Investigation: Spending at Local Thruway Office

6:13 PM, Nov 15, 2012   |    comments
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NYS Thruway Authority's Buffalo Division Administration Office in Cheektowaga.

CHEEKTOWAGA, N.Y. - Since 2005, the New York State Thruway Authority has raised your tolls four times. And now they want another increase.

This time, the authority is considering a whopping 45% hike on big trucks, which would mean some of them will have to pay nearly $200 to drive across the state.

Many in the business community believe the cost of the hike will be passed on to consumers in the form of higher prices for the goods being shipped in those trucks.

"It's pretty hard to conceive, in this day and age, for any public service to be increasing by the order of magnitude that the thruway authority is proposing," said Andrew Rudnick, President of the Buffalo Niagara Enterprise and Co-Founder of an organization called Unshackle Upstate.

So where's your toll money going? 2 On Your Side wanted to see how the authority was spending money here in Western New York, specifically on workers at the authority's Buffalo Division Administration Office on Cayuga Road in Cheektowaga.

The employees at this office are mostly white-collar workers, not the lower-paid folks who plow, maintain, and clean up the highways for the authority here.

Based on records we obtained from the authority, it certainly pays to work at this office. As of late September, the Buffalo Division Administration Office had 53 workers, with eight of them making more than $100,000. The annual payroll for the office is more than $4.126 million dollars. The average salary is $77,849.

We also found at least three politically-connected workers on the payroll here, although we don't know the circumstances under which they were hired. First is William Eagan, former supervisor of the town of Boston and the brother of a top official in the state Democratic party. He makes more than $95,000 a year in Construction Management.

The second employee is a brother-in-law of former Assemblyman Sam Hoyt, making $82,870, he's the highest-paid Traffic Operations Employee in the office. We're told he was hired several years before Hoyt entered politics.

The third employee is the son former South Buffalo Assemblyman Dick Keane. He makes more than $71,000 a year as a member of the Authority's Administrative Staff, handling public relations.

REPORTER: Do you think they can justify what they're spending in that local office?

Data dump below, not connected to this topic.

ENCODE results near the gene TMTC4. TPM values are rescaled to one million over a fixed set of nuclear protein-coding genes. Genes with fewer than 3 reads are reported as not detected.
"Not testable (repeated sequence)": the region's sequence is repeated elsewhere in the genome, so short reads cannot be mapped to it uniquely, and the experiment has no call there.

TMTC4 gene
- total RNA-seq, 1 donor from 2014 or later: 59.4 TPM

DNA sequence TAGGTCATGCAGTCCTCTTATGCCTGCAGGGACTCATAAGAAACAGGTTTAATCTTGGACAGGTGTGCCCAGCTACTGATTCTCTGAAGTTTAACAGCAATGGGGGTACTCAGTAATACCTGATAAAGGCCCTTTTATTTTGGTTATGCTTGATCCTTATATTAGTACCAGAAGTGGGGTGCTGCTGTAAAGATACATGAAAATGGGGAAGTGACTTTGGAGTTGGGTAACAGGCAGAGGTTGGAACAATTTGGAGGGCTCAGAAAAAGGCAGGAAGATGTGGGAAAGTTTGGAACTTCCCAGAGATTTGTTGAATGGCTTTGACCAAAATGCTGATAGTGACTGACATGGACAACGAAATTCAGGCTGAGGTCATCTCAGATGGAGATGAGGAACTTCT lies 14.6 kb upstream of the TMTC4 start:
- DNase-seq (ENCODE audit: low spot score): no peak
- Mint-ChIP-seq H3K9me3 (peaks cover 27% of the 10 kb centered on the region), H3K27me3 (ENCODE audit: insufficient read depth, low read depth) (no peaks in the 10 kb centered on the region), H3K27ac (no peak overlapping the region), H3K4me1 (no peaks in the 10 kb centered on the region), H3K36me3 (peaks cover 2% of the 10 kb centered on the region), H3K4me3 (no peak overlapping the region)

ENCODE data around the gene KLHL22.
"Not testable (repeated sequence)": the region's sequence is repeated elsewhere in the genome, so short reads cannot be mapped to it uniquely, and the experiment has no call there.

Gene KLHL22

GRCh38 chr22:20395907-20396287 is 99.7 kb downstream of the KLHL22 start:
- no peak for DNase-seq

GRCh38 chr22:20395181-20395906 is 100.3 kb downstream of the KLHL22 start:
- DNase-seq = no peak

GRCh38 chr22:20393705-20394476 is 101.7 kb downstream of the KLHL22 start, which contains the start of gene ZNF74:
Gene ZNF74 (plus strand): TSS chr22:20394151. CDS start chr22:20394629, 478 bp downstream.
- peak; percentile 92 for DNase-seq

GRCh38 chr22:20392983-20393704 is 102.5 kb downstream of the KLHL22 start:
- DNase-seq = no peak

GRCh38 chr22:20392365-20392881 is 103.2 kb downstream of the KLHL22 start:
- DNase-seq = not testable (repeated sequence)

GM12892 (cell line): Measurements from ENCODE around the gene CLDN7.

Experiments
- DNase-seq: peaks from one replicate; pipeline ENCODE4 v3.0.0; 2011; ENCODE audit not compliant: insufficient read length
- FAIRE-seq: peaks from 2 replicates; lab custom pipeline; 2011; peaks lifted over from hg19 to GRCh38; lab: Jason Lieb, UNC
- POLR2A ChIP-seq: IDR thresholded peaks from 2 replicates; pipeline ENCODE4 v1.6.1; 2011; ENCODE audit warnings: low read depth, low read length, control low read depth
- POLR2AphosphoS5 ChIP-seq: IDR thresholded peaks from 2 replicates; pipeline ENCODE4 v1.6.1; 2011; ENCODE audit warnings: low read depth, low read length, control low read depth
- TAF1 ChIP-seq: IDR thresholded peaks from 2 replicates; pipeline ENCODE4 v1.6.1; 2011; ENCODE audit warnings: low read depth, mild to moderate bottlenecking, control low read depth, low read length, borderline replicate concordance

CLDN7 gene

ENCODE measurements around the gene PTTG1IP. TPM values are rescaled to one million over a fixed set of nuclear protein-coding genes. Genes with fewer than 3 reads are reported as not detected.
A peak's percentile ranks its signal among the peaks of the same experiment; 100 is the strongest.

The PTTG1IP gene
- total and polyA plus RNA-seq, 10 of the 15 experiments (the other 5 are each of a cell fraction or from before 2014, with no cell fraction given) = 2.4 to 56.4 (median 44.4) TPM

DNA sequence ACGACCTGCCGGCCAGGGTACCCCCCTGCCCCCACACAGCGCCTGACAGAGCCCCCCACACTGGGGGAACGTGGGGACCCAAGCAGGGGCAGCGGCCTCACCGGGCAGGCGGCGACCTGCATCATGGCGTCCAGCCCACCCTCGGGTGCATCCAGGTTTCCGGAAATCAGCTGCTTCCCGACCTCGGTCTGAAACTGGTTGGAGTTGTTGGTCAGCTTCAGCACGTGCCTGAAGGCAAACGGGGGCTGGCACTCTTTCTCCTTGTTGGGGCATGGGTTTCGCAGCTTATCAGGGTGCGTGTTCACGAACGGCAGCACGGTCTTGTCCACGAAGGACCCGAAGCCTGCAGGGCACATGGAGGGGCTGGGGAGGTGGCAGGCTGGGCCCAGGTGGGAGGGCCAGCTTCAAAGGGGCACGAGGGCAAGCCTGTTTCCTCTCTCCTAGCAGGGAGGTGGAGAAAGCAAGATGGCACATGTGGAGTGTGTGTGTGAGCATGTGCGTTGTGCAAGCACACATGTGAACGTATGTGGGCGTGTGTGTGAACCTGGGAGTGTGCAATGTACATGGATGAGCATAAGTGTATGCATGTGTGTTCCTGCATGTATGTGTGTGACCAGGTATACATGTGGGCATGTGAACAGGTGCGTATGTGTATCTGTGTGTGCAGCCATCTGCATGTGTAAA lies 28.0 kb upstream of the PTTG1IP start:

RUDNICK: I think the most candid answer is we don't know.

Rudnick is calling on the authority to allow a forensic audit of its books. The audit, he said, should go position-by-position to see if they're necessary with the results made available to the public.

"It's really part of a much larger assessment of whether a huge tax in the form of a toll increase is justified given what we do not know about the efficiency of the organization," Rudnick said. "That's the reason for the audit."

Depew's Donna Luh is Vice Chair of the Thruway Authority Board. She's now opposed to the 45% toll hike for trucks.

REPORTER: How would you describe the size of the staff, at least here in Buffalo?
LUH: It seems large.

REPORTER: How do we know, as the public, that you're doing everything in your power to cut your own costs before you take money from everybody else?
LUH: We owe it to the public, to show you, to tell you what we're doing.
REPORTER: Shouldn't that have happened before he heard about this proposed toll hike?"
LUH: Yes. Yes.

During its public meetings regarding the toll hike this summer, the authority provided the following information about efficiency: it said it will implement $100 million in Operational Cost-Savings over the next 3 years; that it will cut $300 million from its 2012-2015 Capital Plan; and it will use an Asset Management System to improve which projects it selects.

But the authority provided no specifics. When we asked Authority Spokesperson Dan Weiller specific questions about the staffing in this Buffalo Division Office, he declined to comment.

Luh said the authority is looking at its spending on staff.

REPORTER: I'm talking about a top-to-bottom specific audit, line-by-line, position by position, to see if this stuff is really worth it. Is that something the authority should do?
LUH: I'm not going to say we shouldn't. Now that we're raising tolls, or looking into raising tolls, the public has a right to ask these questions.

Weiller told us that, if you include the salaries of the Thruway Authority's blue collar workers from this region, the average salary for thruway workers here is much lower than $78,000 a year. We asked the authority to send us that data, so we could include it in our report. The authority refused, telling us we would have to file a freedom of information request for it, just as we did for the information in this report. It took them more than a month to give us that information.

You can email the Thruway Authority to share your thoughts about an audit or toll hike, or anything other topic, by visiting its website.

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